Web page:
In order to show that the above case does signify the limited function of the law in the accountability of public power, it is necessary, first to analyse why this power actually exist and in what capacity. We can then decide, with the help of case law, whether this power is limited and if the case above does in fact symbolise this. There are essentially three different power bases recognised in the UK constitutional framework, AV Dicey highlighted these, in particular the courts and parliament.
It is necessary for the courts to be able to rule in cases to stop one body having too much power, which would lean towards a totalitarianism structure. However, AV Dicey stated that the courts were not in a position to challenge the legal competence of the parliament. The courts can however, use judicial review, sought by members of the public to hold the public bodies accountable. This means that the general public can take a public body to court and apply for a judicial review of its actions to hold the body accountable of its actions, and measures can be taken if the body has acted outside its jurisdiction.
If found acting without legality, there are three options available for the courts, compensation, injunction or a mandate. However, this is not to assume that if there is illegality in public law that there is automatically an illegality in private law. In the case of X v Bedfordshire County Council1 The courts have to 'second guess' what policy decisions are to be followed to decide if the Ultra Vires would be compensated under private law. However, this leads onto further problems such as the requirement of proof, reasonableness and carelessness or negligence.
When holding a public body accountable, there are three ways that a claimant could explore, these are: an action for breach of statutory duty; an action for a breach of a common law duty in the exercise of a statutory duty or its performance and lastly an action for misfeasance in public office. Claims for a breach of a statutory duty are mostly concerned with health and safety matters. The courts have limited this action by requiring a restrictive interpretation as to whether a private action is created and whether the claimant belongs to a specific class of beneficiaries of the statute.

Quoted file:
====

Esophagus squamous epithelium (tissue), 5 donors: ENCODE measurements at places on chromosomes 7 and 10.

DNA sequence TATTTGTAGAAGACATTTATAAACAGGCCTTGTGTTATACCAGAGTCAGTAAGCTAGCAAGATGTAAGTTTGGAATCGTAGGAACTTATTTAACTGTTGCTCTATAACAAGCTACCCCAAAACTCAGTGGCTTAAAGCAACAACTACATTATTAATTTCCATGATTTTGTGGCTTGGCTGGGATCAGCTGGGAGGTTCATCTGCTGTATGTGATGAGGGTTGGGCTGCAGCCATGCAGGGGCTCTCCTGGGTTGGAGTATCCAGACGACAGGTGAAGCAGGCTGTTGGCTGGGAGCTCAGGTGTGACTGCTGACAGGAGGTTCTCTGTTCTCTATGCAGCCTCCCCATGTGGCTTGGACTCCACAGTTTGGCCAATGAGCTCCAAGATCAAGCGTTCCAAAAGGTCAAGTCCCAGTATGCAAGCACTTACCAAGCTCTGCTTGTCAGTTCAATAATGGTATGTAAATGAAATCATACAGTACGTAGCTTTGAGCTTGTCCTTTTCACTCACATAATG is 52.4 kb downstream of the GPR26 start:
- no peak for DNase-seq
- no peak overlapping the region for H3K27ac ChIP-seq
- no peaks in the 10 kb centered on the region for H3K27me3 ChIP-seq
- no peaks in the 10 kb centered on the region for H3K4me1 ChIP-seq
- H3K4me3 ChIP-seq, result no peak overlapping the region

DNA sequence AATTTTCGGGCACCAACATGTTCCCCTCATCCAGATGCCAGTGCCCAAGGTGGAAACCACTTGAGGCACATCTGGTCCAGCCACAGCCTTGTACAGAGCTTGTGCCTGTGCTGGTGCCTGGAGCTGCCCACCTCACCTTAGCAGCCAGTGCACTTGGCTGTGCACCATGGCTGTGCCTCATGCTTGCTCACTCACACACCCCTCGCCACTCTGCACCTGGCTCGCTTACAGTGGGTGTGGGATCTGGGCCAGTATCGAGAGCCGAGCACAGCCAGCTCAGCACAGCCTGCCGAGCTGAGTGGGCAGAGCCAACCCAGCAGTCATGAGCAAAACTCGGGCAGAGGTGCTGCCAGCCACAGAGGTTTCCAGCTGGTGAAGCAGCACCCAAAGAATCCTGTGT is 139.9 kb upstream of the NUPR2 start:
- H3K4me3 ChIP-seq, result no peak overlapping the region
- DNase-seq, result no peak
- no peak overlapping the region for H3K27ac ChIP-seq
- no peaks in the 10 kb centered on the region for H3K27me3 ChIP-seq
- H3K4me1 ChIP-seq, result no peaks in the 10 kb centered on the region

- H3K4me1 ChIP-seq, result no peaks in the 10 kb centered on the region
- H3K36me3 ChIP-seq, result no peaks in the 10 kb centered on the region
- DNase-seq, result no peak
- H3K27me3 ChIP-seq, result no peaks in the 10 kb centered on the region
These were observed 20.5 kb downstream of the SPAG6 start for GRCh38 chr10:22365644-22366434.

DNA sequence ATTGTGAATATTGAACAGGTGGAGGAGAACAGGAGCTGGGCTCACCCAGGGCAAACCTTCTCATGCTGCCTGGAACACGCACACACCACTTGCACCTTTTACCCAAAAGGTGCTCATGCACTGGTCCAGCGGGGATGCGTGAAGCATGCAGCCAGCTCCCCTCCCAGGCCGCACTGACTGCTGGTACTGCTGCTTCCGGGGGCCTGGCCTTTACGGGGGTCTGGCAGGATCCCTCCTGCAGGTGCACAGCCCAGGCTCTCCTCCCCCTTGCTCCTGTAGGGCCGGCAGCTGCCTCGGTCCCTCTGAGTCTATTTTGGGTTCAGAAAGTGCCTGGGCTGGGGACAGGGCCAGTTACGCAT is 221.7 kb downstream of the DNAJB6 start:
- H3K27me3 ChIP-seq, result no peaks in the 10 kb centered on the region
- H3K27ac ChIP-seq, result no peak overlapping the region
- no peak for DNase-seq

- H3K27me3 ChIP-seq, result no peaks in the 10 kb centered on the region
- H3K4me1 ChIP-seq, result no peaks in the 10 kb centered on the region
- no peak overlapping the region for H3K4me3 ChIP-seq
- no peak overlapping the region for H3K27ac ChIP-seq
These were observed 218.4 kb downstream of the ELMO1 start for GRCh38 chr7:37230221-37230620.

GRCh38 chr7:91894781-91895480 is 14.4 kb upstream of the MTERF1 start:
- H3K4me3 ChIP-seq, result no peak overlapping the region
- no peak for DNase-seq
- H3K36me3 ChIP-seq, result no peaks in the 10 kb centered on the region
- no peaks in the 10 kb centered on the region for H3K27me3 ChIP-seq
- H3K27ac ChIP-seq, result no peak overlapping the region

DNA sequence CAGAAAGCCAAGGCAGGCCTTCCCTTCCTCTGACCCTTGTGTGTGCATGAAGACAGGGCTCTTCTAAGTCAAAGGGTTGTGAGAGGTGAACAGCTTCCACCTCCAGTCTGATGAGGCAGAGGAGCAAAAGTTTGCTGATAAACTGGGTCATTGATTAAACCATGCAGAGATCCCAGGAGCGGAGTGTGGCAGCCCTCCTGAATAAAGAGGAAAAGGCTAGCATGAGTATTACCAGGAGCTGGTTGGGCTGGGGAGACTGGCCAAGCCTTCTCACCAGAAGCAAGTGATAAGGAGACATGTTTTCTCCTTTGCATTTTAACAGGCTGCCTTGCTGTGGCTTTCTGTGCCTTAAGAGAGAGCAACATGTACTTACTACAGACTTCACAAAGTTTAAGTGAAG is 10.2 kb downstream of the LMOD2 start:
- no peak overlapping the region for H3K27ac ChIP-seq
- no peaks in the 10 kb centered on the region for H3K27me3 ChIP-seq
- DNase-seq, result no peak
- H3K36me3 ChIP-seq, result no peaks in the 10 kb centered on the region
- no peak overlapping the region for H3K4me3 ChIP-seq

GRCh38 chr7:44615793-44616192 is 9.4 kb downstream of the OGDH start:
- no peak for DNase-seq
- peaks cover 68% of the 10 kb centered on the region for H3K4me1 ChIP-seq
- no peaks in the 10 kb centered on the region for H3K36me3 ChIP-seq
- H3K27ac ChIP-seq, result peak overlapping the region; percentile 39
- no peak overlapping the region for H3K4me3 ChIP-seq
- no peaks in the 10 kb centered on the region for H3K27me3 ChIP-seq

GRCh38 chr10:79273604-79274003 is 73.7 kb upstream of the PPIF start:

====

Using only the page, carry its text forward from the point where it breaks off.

In the case of London Passenger Transport Board v Upson2 Lord Wright stated that this action is: "A special common law right which is not to be confused in essence with a claim for negligence. The statutory right has its origin in the statute, but the particular remedy of an action for damages is given by the common law … It is not a claim in negligence in the strict or ordinary sense. "3 Therefore a claimant can claim negligence in a common law sense but not in the ordinary sense if he is claiming for a breach of a statutory duty.
Misfeasance in a public office is where an official acts in excess of their powers with malice to the claimant, causing loss. This was established in the case of Three Rivers District Council v Bank of England (No. 3)4 This case stemmed from the collapse of the business BCCI where many people claimed that the Bank of England should have acted earlier to avoid loss. Lord Steyn summarised that there were two different types of liability, the first being targeted malice by a public official, the second is acting with knowledge that they are acting outside their powers and with the knowledge that they will probably injure the claimant.
Obviously this is a hard breach to prove because of the requirement of proof of Mens Rea. In the case of M v Home Office5, the applicant was a citizen of Zaire who came to the UK seeking political asylum. The claim was rejected by the Secretary of State and a move for judicial was refused. On the day that the applicant was to be deported, he made a new application to the Court of Appeal for leave to move, when rejected, the applicant applied for judicial review on different grounds.
Garland, J requested that the deportation to be postponed pending consideration of the application, as it was understood, the counsel for secretary of states had given an undertaking to that effect. Counsel had no such instructions; Home Office officials concerned with the applicant deportation failed to disembark the applicant or to intercept him from Paris to Zaire. When made aware of the situation, the judge made an ex parte order requesting that the applicant be returned to the courts' jurisdiction and to ensure his safety.
Home Office officials made arrangements but when the Secretary of State was informed of the situation cancelled the return of the applicant in the knowledge that the judges order being a mandatory interim injunction against an officer of the crown, had been made without legality. 6 Simon Brown J. held that, since the Crown's immunity from injunction was preserved by the Crown Proceedings Act 19477, neither it nor its departments, ministers or officials acting in the course of their duties could be impleaded for contempt of court.
He accordingly dismissed the motion. The Court of Appeal by a majority allowed in part an appeal by the applicant, holding that the Secretary of State personally had been guilty of contempt, or a misfeasance of power. During this case, many other were mentioned which would help decide one way or the other whether this case is the headstone in motioning that the law is indeed limited in the accountability of public power.